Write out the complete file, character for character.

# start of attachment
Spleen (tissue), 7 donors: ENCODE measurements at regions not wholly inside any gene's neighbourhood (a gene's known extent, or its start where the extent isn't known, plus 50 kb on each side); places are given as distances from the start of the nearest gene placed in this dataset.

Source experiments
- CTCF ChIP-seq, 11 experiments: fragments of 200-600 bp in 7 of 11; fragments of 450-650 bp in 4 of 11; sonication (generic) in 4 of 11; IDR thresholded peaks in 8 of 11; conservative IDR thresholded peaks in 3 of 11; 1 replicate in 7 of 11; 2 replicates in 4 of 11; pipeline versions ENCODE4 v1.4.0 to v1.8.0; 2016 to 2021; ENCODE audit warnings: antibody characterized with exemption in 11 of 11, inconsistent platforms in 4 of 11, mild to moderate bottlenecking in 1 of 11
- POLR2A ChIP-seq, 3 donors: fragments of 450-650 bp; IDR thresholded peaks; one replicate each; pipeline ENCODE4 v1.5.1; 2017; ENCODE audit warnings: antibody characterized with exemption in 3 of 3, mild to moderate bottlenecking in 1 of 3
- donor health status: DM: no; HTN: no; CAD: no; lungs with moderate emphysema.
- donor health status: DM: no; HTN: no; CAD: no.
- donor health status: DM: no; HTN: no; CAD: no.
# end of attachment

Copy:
Spleen (tissue), 7 donors: ENCODE measurements at regions not wholly inside any gene's neighbourhood (a gene's known extent, or its start where the extent isn't known, plus 50 kb on each side); places are given as distances from the start of the nearest gene placed in this dataset.

Source experiments
- CTCF ChIP-seq, 11 experiments: fragments of 200-600 bp in 7 of 11; fragments of 450-650 bp in 4 of 11; sonication (generic) in 4 of 11; IDR thresholded peaks in 8 of 11; conservative IDR thresholded peaks in 3 of 11; 1 replicate in 7 of 11; 2 replicates in 4 of 11; pipeline versions ENCODE4 v1.4.0 to v1.8.0; 2016 to 2021; ENCODE audit warnings: antibody characterized with exemption in 11 of 11, inconsistent platforms in 4 of 11, mild to moderate bottlenecking in 1 of 11
- POLR2A ChIP-seq, 3 donors: fragments of 450-650 bp; IDR thresholded peaks; one replicate each; pipeline ENCODE4 v1.5.1; 2017; ENCODE audit warnings: antibody characterized with exemption in 3 of 3, mild to moderate bottlenecking in 1 of 3
- donor health status: DM: no; HTN: no; CAD: no; lungs with moderate emphysema.
- donor health status: DM: no; HTN: no; CAD: no.
- donor health status: DM: no; HTN: no; CAD: no.